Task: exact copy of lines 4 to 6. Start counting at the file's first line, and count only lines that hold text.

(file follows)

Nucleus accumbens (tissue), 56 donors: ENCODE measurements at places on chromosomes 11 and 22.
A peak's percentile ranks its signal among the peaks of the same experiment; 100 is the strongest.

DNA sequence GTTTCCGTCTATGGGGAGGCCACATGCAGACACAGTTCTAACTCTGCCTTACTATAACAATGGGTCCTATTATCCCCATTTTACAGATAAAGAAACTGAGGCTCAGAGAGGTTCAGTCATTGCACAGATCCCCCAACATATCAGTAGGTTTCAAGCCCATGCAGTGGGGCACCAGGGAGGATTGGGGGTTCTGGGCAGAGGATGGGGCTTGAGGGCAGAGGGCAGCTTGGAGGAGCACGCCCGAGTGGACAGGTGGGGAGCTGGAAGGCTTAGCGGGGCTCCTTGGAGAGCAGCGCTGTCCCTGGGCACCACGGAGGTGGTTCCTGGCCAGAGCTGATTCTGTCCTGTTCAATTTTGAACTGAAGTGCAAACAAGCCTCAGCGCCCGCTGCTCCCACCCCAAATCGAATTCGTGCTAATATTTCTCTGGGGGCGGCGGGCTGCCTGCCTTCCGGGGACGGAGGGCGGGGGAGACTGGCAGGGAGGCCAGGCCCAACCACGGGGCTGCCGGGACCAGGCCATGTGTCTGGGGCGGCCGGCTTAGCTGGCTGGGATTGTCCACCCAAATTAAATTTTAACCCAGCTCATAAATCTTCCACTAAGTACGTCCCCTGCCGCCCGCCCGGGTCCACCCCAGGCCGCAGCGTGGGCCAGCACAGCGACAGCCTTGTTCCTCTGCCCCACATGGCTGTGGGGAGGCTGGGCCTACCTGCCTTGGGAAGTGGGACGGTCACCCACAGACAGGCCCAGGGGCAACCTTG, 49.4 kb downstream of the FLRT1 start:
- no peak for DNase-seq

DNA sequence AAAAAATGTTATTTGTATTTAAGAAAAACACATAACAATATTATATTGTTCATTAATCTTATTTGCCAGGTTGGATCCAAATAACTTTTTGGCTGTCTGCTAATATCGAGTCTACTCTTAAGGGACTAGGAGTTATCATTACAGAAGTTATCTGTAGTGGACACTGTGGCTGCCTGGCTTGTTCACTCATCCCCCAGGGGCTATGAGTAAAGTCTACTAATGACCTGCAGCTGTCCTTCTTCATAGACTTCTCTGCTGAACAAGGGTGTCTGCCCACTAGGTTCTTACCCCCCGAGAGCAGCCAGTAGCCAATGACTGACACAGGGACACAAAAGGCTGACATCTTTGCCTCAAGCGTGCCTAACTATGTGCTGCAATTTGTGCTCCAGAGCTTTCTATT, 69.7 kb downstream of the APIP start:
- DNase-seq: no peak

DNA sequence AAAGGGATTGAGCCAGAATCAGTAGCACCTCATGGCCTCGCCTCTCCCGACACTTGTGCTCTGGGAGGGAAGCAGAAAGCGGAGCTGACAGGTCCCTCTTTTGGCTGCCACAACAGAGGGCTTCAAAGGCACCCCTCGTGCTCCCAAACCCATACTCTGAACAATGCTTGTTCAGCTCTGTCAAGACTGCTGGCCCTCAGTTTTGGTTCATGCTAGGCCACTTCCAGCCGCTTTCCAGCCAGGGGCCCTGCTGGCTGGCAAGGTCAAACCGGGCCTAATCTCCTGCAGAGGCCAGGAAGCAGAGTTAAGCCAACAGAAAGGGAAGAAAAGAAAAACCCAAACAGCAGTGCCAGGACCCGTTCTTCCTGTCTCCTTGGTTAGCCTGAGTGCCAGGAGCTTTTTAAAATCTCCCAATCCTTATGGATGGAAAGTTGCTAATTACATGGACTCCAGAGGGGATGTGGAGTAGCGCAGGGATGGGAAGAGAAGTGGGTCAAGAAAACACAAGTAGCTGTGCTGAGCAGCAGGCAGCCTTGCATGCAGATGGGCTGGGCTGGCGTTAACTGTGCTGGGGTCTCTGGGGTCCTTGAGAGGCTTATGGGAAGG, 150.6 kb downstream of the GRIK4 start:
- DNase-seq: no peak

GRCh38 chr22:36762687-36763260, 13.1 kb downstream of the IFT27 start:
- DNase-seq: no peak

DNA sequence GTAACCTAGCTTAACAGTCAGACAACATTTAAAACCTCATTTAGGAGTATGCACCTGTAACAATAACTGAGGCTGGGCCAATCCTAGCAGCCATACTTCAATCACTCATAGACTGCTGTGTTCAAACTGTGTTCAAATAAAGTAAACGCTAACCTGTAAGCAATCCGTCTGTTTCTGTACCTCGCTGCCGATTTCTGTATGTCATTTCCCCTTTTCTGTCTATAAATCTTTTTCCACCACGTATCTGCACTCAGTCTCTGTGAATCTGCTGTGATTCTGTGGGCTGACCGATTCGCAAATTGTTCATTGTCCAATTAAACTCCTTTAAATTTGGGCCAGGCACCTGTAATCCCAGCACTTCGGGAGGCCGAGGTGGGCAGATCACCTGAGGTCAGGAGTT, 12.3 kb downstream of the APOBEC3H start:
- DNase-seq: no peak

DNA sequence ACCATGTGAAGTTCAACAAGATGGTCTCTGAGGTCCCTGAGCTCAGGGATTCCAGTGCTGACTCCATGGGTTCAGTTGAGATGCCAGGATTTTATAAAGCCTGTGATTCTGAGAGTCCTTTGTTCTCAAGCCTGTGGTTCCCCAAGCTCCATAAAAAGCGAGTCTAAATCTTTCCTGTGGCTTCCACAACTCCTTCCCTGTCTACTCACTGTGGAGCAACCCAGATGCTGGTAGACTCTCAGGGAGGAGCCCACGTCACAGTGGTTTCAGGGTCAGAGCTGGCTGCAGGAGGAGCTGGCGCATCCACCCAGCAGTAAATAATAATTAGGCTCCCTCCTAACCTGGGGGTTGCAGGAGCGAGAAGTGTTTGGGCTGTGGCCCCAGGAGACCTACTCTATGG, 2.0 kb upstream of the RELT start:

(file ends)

- no peak for DNase-seq

DNA sequence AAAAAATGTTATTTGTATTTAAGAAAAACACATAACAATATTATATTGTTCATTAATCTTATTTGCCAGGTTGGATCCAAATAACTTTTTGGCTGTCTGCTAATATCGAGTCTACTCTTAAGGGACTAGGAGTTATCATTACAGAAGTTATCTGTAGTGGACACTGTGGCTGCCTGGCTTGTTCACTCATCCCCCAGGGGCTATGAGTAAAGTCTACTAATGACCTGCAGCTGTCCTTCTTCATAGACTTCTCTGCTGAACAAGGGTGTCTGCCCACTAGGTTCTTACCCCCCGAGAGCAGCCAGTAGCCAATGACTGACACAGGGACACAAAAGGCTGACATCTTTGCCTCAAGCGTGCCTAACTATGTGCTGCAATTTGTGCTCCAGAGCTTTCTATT, 69.7 kb downstream of the APIP start:
- DNase-seq: no peak